Literature Review Article
Surgical approach to and reproductive outcome after surgical correction of a T-shaped uterus. Fernandez H, Garbin O, Casaigne V, Gervaise A, Levaillant JM. Hum Reprod. 2011; 26(7): 1730-4.
Dr. John Preston Parry, M.D., M.P.H.
The goal of this study is to address surgical correction of the T-shaped uterus and the effect on subsequent reproductive outcomes. 97 women participated in the study, of which 63 had previous DES exposure. The authors emphasize the importance of proper preoperative diagnosis prior to surgery and particularly recommend 3D ultrasound (or MRI). Both monopolar and bipolar techniques were used to incise in the lateral walls up to a depth of 5 to 7 mm so as to create a triangular and symmetric uterine cavity. This was a population prone to selection bias, as reflected by a pretreatment live birth rate of 0%. After treatment, the miscarriage rate was 26.9%, the preterm delivery rate was 19.2%, and the term delivery rate was 53.8%. With repair, the authors noted 6% of patients needed repeat surgery for synechiae or to complete the procedure and there was a 1% rate of uterine perforation. The authors conclude that women with a T-shaped uterus and previous adverse reproductive outcomes are likely to have a favorable live birth rate after this procedure.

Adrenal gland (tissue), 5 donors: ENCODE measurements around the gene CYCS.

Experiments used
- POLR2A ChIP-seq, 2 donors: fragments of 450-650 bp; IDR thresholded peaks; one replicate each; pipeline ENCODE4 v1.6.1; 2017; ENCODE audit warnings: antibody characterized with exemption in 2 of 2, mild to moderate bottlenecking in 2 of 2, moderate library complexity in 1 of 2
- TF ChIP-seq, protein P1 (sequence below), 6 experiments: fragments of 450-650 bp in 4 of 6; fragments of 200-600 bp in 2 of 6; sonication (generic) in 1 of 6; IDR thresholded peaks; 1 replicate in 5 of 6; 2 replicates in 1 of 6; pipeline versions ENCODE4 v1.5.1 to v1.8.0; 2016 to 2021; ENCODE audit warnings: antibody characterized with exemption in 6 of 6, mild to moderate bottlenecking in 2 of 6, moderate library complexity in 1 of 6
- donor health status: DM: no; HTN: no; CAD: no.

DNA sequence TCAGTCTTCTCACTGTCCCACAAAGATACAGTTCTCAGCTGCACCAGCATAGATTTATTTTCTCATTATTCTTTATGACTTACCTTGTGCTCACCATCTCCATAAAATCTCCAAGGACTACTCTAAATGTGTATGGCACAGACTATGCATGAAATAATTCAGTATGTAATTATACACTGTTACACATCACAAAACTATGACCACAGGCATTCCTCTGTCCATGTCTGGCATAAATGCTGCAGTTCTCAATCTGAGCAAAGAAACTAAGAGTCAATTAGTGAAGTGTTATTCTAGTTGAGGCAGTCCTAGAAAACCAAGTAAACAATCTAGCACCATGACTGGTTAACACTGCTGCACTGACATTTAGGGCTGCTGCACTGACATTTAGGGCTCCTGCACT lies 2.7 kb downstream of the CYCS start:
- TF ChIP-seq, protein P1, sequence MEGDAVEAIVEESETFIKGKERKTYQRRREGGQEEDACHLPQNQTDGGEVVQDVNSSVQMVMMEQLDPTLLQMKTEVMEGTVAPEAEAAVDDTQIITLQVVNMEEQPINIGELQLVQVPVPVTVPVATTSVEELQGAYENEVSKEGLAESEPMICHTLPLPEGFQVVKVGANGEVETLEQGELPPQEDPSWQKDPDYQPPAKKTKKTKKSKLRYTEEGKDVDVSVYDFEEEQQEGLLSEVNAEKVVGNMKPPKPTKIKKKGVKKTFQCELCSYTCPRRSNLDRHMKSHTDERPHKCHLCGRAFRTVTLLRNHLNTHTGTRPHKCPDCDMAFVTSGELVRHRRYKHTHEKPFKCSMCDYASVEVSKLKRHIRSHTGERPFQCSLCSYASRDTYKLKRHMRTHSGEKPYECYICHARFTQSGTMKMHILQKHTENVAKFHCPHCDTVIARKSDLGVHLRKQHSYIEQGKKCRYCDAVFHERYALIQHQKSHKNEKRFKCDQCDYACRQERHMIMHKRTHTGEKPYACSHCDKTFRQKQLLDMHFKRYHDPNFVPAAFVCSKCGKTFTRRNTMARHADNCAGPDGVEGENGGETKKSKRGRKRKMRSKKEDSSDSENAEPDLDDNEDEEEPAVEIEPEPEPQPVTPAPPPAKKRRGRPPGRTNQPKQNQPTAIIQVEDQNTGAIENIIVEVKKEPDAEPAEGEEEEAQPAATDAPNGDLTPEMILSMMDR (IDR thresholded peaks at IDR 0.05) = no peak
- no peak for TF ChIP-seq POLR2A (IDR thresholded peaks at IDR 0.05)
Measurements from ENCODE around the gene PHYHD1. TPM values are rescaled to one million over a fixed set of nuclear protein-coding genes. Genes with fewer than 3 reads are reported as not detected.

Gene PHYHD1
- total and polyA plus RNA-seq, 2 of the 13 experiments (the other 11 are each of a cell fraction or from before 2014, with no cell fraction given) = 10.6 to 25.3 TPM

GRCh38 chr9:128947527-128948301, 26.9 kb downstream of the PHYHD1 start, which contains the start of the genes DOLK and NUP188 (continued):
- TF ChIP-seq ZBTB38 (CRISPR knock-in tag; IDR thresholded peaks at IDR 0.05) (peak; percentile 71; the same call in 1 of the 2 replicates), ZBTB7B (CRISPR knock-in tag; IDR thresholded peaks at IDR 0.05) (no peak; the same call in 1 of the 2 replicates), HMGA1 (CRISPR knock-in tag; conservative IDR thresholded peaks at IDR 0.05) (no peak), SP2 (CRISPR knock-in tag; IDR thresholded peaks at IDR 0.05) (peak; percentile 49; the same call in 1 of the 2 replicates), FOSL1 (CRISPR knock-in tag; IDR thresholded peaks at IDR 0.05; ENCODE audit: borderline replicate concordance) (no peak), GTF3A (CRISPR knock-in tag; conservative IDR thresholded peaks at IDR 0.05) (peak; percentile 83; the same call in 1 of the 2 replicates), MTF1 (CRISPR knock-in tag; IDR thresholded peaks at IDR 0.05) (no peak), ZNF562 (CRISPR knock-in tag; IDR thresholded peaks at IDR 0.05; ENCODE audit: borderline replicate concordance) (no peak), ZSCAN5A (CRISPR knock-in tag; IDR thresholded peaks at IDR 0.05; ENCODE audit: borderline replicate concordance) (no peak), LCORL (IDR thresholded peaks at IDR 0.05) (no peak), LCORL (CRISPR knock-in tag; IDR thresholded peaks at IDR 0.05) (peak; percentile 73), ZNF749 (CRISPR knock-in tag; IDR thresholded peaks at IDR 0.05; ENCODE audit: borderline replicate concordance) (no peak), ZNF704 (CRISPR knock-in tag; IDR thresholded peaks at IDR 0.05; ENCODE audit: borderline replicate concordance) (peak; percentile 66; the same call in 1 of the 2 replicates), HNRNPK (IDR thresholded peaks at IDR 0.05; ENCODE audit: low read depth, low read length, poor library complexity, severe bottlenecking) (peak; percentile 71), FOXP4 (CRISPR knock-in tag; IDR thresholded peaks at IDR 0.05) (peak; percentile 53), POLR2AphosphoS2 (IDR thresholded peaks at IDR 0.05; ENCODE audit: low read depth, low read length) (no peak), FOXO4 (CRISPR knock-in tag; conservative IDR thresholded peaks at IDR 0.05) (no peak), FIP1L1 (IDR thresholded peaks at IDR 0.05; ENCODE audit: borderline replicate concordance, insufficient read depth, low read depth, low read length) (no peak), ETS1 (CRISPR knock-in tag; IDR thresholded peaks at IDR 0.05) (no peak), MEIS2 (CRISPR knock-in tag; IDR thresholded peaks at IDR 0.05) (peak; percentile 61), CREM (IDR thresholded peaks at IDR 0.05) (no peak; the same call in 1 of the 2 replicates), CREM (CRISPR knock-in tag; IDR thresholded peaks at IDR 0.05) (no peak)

Dr. Steven R Lindheim, M.D., M.M.M.
This paper presents an interesting surgical approach using mono and bipolar cautery in contrast to previous scissors repair in the correction of the T-shaped mullerian anomaly where several studies have showed poor reproductive performance. While overall outcomes produced good anatomical results noted on 2nd look hysteroscopy in most cases: Five required follow-up surgery to correct synechiae or incomplete correction and a RCT is warranted to further validate its efficacy.
The above review and commentary on this article were written by SRS members. Publication of these summaries does not reflect endorsement of any particular procedure or treatment. Views expressed in these summaries do not necessarily reflect the views of SRS or ASRM.